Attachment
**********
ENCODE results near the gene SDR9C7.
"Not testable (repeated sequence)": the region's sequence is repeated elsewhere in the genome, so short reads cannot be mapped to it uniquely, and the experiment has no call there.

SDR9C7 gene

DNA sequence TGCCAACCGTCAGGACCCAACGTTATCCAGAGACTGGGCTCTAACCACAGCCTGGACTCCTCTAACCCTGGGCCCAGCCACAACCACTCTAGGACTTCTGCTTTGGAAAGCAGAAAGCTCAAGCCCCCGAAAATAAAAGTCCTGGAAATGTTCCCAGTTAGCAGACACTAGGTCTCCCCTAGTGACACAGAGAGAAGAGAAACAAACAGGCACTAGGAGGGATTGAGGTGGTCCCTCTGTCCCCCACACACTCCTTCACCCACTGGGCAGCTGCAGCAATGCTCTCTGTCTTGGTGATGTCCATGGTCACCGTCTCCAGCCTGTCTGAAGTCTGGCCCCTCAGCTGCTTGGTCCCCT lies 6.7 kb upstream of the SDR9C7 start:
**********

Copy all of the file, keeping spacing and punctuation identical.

ENCODE results near the gene SDR9C7.
"Not testable (repeated sequence)": the region's sequence is repeated elsewhere in the genome, so short reads cannot be mapped to it uniquely, and the experiment has no call there.

SDR9C7 gene

DNA sequence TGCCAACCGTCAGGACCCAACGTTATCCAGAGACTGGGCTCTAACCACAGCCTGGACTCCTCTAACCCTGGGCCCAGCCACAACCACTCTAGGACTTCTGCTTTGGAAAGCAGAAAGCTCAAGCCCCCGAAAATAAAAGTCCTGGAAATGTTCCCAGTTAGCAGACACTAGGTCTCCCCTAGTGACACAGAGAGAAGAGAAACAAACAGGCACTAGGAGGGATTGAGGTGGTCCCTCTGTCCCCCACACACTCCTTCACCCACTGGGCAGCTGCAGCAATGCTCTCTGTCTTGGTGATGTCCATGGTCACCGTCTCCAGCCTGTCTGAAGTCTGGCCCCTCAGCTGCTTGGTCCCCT lies 6.7 kb upstream of the SDR9C7 start: